Good Pictures, Bad Pictures Jr.: A Simple Plan to Protect Young Minds by Kristen A. Jenson, published by Glen Cove Press. This book is beautifully illustrated, and it features simple text in a big font, perfectly suited to young children. It teaches children a simple way to distinguish good pictures from bad pictures, and a plan for what to do if they ever see bad pictures: “Turn, Run, Tell.” There is a valuable appendix at the back for parents, which gives useful information about pornography and guidance about how to help children navigate these dangerous waters.
In case you’ve not already noticed the massive problem of internet pornography, consider one small statistic: In 2019, the internet’s largest porn site (Pornhub) received 42 billion visits. That’s billion with a “b,” and all the trends suggest that this number will only grow.
This overwhelming flood of hidden sexual perversion is so enormous that we might be tempted to despair. But God has not given us a “spirit of fear, but of power and love and self-control” (1 Timothy 1:7-8). Confronting and defeating this massive evil is one of the most urgent spiritual wars for us to fight in the Spirit’s strength.
Given the scale of the problem, it can be hard to know where to start. Certainly, we must start with ourselves. If we have indulged the lusts of our own flesh by using pornography, we must repent, trust Christ for mercy, and fight tooth-and-nail in the Spirit’s strength to pursue holiness.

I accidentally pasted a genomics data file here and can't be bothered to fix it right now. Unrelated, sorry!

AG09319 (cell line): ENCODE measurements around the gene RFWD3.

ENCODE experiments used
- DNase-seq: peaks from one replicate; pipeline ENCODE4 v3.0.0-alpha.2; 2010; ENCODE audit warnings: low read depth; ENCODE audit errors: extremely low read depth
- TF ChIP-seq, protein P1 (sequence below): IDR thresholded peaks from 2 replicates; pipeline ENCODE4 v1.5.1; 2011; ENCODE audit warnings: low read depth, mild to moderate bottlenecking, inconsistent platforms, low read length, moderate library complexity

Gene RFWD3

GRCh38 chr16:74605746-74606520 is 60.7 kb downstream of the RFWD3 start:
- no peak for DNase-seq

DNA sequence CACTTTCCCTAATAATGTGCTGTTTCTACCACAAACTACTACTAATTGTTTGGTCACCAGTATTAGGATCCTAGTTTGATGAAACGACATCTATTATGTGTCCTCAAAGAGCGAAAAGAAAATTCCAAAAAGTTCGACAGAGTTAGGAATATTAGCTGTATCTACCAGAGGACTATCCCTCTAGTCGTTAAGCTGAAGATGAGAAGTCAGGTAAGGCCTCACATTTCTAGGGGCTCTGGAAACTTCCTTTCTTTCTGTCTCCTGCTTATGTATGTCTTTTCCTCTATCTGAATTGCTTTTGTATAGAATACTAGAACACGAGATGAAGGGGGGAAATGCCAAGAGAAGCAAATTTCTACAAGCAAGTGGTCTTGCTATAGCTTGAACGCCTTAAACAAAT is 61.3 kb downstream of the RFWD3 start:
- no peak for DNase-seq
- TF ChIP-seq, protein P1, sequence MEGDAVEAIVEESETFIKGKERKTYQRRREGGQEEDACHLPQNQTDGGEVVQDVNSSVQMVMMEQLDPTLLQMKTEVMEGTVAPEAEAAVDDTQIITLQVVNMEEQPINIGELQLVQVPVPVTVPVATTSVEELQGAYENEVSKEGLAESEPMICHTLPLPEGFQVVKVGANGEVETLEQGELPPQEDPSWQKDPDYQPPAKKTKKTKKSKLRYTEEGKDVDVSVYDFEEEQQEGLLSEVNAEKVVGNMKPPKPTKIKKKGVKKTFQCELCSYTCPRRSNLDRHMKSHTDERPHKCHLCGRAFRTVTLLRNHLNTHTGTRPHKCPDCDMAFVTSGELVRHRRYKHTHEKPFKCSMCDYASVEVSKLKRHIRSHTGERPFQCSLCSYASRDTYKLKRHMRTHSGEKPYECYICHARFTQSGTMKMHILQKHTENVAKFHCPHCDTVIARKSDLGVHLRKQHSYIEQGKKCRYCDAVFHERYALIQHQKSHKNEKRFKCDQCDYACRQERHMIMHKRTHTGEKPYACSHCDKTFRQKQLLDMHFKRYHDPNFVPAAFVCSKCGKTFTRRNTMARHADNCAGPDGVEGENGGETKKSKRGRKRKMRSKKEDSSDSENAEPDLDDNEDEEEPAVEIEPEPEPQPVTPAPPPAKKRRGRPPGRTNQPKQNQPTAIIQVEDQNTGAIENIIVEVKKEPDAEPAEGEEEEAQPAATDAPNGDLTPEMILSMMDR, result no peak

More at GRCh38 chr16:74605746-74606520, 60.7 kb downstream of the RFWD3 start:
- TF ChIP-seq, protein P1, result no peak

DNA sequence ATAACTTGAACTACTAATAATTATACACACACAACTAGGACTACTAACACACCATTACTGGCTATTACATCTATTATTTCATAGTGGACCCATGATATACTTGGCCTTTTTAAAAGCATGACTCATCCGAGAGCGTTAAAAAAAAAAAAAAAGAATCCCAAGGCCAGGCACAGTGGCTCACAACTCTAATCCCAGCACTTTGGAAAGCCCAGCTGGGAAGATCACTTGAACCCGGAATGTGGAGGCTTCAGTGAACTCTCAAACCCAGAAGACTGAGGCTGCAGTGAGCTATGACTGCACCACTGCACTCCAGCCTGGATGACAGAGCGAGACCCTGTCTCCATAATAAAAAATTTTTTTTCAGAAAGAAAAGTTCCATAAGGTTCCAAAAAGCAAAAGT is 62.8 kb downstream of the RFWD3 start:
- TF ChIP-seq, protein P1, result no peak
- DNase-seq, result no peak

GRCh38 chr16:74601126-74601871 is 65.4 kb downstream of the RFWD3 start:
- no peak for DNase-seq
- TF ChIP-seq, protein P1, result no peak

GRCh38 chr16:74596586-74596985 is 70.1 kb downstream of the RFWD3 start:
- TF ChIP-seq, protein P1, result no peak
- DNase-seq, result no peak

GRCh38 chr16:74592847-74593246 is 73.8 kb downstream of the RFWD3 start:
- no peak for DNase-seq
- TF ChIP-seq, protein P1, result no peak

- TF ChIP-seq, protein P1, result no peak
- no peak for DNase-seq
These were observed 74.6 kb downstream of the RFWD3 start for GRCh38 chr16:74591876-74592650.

Our next priority, I think, should be proactively instructing our children in this subject. The average age at which people are first exposed to porn is 11 years old. This is a pressing issue for the children in our churches and homes. They are up against the massive power of sites like Pornhub, which is surely one of the most obvious strongholds of “this present darkness” ruled by “the spiritual forces of evil in the heavenly places” (Ephesians 6:12). They urgently need to be equipped with the armor of God.
Thankfully, there are a number of books available that provide valuable help to parents and elders who are seeking to disciple children with respect to these matters. In this article, I will introduce four such books.
Tips for Talking to Your Kids about Sex (CanaVox, 2020)
This book offers suggestions for talking to children of different ages, from toddlers learning to talk to teens heading for college. The book is brief and to the point. The sample dialogue is not artificial or contrived. This is the kind of thing you could actually say to your children. It is also well researched, so that it actually deals with the issues that children are likely to confront: sleepovers for 8-year olds, puberty for 12 year olds, sexting for 14 year olds, and the complexities of relationships for 17 year olds. At appropriate points, there are specific suggestions for moms speaking to their daughters, and for dads speaking to their sons. I especially appreciated the section on “Sexual Integrity,” which shows that these conversations can go beyond awkwardness and serve as inspiring calls to true manhood and womanhood.